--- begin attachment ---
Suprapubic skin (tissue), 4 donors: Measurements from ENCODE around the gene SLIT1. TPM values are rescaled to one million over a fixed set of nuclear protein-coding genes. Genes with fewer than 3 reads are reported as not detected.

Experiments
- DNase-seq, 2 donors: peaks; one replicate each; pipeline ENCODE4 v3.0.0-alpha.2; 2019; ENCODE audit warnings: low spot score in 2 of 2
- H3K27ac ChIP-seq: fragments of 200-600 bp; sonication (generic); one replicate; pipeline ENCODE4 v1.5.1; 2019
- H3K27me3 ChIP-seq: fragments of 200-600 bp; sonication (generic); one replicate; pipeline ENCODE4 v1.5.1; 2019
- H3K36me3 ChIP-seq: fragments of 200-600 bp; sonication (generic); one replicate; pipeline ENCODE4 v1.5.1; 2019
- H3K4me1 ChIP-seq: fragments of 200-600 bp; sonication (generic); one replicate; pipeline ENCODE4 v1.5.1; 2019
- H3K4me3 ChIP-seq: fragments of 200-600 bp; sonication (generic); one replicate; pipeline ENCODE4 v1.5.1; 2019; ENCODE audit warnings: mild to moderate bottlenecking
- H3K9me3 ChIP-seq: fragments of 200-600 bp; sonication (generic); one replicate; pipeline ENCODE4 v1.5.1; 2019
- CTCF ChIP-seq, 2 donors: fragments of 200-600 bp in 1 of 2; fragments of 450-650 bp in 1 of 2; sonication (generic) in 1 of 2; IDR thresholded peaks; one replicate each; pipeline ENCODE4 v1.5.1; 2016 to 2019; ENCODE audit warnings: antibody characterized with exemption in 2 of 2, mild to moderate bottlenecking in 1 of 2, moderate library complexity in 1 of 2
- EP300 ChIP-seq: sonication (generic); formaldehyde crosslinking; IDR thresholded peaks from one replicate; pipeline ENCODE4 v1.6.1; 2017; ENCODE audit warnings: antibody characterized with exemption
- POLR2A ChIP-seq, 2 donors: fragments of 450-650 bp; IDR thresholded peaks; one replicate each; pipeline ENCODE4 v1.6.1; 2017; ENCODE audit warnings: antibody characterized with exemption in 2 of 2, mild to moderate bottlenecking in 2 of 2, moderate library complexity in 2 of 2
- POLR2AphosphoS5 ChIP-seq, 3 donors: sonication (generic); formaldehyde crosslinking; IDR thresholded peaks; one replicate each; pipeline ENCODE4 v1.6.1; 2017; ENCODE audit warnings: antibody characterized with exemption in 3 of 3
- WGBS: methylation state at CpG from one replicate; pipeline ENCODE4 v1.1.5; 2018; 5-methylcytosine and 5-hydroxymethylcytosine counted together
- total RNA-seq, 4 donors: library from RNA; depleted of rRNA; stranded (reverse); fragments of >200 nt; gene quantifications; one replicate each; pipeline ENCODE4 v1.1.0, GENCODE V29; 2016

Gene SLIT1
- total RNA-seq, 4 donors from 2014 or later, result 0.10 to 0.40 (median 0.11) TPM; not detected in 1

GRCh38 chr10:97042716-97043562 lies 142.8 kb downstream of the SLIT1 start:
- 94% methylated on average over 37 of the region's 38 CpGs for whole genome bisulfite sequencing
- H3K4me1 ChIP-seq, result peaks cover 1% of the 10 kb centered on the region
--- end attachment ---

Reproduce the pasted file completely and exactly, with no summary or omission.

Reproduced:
Suprapubic skin (tissue), 4 donors: Measurements from ENCODE around the gene SLIT1. TPM values are rescaled to one million over a fixed set of nuclear protein-coding genes. Genes with fewer than 3 reads are reported as not detected.

Experiments
- DNase-seq, 2 donors: peaks; one replicate each; pipeline ENCODE4 v3.0.0-alpha.2; 2019; ENCODE audit warnings: low spot score in 2 of 2
- H3K27ac ChIP-seq: fragments of 200-600 bp; sonication (generic); one replicate; pipeline ENCODE4 v1.5.1; 2019
- H3K27me3 ChIP-seq: fragments of 200-600 bp; sonication (generic); one replicate; pipeline ENCODE4 v1.5.1; 2019
- H3K36me3 ChIP-seq: fragments of 200-600 bp; sonication (generic); one replicate; pipeline ENCODE4 v1.5.1; 2019
- H3K4me1 ChIP-seq: fragments of 200-600 bp; sonication (generic); one replicate; pipeline ENCODE4 v1.5.1; 2019
- H3K4me3 ChIP-seq: fragments of 200-600 bp; sonication (generic); one replicate; pipeline ENCODE4 v1.5.1; 2019; ENCODE audit warnings: mild to moderate bottlenecking
- H3K9me3 ChIP-seq: fragments of 200-600 bp; sonication (generic); one replicate; pipeline ENCODE4 v1.5.1; 2019
- CTCF ChIP-seq, 2 donors: fragments of 200-600 bp in 1 of 2; fragments of 450-650 bp in 1 of 2; sonication (generic) in 1 of 2; IDR thresholded peaks; one replicate each; pipeline ENCODE4 v1.5.1; 2016 to 2019; ENCODE audit warnings: antibody characterized with exemption in 2 of 2, mild to moderate bottlenecking in 1 of 2, moderate library complexity in 1 of 2
- EP300 ChIP-seq: sonication (generic); formaldehyde crosslinking; IDR thresholded peaks from one replicate; pipeline ENCODE4 v1.6.1; 2017; ENCODE audit warnings: antibody characterized with exemption
- POLR2A ChIP-seq, 2 donors: fragments of 450-650 bp; IDR thresholded peaks; one replicate each; pipeline ENCODE4 v1.6.1; 2017; ENCODE audit warnings: antibody characterized with exemption in 2 of 2, mild to moderate bottlenecking in 2 of 2, moderate library complexity in 2 of 2
- POLR2AphosphoS5 ChIP-seq, 3 donors: sonication (generic); formaldehyde crosslinking; IDR thresholded peaks; one replicate each; pipeline ENCODE4 v1.6.1; 2017; ENCODE audit warnings: antibody characterized with exemption in 3 of 3
- WGBS: methylation state at CpG from one replicate; pipeline ENCODE4 v1.1.5; 2018; 5-methylcytosine and 5-hydroxymethylcytosine counted together
- total RNA-seq, 4 donors: library from RNA; depleted of rRNA; stranded (reverse); fragments of >200 nt; gene quantifications; one replicate each; pipeline ENCODE4 v1.1.0, GENCODE V29; 2016

Gene SLIT1
- total RNA-seq, 4 donors from 2014 or later, result 0.10 to 0.40 (median 0.11) TPM; not detected in 1

GRCh38 chr10:97042716-97043562 lies 142.8 kb downstream of the SLIT1 start:
- 94% methylated on average over 37 of the region's 38 CpGs for whole genome bisulfite sequencing
- H3K4me1 ChIP-seq, result peaks cover 1% of the 10 kb centered on the region